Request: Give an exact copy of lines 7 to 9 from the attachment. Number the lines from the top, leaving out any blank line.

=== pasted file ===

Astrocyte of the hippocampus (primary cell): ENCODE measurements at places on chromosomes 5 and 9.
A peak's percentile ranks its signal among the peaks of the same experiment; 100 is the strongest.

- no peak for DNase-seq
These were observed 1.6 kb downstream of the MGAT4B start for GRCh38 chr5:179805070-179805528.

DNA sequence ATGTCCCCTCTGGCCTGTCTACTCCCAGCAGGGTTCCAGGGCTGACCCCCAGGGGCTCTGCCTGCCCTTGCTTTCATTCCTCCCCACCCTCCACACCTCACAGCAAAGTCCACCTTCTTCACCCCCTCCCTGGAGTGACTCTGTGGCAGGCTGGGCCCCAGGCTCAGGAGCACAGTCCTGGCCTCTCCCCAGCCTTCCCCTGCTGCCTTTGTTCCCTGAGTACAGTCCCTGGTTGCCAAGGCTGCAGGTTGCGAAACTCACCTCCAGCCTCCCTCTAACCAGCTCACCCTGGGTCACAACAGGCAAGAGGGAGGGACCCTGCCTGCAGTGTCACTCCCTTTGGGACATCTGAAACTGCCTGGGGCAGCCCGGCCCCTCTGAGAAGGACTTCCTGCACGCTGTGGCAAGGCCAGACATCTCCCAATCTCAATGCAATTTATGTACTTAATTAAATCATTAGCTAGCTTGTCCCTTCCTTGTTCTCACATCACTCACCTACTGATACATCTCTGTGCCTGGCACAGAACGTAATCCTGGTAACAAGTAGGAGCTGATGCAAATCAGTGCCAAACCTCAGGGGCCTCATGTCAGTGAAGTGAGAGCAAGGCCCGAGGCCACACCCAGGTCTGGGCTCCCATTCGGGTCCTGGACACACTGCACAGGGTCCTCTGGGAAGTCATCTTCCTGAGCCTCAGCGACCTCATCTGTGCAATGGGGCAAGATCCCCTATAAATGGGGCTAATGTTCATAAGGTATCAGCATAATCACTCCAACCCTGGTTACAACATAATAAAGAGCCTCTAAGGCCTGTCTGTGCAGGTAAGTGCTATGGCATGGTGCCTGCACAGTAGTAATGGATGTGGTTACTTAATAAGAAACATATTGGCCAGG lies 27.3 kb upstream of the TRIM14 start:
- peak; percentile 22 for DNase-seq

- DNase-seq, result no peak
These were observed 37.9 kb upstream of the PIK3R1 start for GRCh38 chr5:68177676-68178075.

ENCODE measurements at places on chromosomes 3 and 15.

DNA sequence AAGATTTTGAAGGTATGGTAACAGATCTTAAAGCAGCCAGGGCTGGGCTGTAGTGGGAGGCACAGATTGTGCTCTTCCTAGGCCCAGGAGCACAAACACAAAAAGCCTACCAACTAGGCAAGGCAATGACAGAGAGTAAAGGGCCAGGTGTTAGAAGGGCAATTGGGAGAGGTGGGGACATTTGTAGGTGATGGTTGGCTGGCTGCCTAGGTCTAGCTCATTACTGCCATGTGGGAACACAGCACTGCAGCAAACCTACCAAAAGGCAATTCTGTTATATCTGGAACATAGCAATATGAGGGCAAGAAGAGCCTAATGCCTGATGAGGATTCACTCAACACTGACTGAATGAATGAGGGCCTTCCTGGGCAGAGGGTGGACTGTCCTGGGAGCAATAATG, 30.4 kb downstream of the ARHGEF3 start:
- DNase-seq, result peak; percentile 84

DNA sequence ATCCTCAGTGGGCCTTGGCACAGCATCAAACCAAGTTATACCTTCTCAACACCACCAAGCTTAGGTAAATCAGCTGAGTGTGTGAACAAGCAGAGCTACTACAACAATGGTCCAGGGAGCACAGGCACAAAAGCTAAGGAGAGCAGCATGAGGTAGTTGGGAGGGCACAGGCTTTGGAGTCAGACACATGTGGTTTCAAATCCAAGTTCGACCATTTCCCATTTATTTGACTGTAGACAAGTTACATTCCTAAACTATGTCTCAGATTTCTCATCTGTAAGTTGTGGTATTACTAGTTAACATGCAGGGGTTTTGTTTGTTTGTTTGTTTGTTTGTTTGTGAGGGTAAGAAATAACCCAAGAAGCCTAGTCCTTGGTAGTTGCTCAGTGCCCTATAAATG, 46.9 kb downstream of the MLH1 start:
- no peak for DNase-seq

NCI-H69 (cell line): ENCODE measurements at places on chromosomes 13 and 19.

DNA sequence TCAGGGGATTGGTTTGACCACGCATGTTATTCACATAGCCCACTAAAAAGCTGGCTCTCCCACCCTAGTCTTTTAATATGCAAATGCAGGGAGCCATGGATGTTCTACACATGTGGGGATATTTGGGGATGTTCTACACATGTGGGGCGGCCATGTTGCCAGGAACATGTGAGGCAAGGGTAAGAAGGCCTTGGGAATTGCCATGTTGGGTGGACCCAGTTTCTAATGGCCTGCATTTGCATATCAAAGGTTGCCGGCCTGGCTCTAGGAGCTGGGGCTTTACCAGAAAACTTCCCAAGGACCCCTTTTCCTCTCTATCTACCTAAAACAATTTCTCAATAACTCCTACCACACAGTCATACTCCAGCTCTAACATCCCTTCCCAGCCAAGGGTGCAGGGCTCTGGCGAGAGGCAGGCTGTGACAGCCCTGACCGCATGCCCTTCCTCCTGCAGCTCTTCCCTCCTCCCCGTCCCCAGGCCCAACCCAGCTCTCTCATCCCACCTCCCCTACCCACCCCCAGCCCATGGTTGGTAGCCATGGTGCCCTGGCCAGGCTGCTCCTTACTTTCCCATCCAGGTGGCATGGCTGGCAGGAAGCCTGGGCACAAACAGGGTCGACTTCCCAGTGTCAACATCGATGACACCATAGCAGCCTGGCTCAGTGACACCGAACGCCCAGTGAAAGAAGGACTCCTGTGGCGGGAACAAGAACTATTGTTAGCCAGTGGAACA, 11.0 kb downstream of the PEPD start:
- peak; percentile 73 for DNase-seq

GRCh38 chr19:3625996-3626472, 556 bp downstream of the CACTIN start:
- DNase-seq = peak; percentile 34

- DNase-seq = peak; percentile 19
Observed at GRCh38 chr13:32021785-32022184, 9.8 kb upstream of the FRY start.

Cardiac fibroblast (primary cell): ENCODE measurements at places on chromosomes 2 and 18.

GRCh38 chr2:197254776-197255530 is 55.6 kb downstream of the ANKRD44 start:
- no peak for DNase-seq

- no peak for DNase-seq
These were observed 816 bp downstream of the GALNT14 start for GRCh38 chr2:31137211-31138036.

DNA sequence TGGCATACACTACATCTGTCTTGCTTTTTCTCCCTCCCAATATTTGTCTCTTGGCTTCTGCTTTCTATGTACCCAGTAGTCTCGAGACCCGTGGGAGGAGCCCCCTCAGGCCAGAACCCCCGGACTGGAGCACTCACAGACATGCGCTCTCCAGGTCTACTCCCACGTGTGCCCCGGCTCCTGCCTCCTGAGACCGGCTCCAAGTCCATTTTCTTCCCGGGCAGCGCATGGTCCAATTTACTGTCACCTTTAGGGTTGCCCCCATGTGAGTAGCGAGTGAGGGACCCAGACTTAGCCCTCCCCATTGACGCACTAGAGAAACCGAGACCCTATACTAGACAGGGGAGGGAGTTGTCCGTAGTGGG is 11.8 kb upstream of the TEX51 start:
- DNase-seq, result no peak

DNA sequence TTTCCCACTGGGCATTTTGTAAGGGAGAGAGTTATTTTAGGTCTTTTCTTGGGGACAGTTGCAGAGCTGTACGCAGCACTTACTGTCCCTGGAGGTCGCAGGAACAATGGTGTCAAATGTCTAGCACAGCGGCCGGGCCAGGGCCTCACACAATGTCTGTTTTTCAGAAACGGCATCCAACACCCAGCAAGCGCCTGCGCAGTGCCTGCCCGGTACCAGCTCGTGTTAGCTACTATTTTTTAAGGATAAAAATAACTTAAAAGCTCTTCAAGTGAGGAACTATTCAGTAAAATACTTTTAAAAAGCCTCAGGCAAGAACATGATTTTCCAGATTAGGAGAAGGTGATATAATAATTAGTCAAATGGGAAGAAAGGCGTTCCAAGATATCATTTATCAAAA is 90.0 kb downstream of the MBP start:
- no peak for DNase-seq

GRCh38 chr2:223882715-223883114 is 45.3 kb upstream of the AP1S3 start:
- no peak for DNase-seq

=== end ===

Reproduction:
- DNase-seq, result no peak
These were observed 37.9 kb upstream of the PIK3R1 start for GRCh38 chr5:68177676-68178075.

ENCODE measurements at places on chromosomes 3 and 15.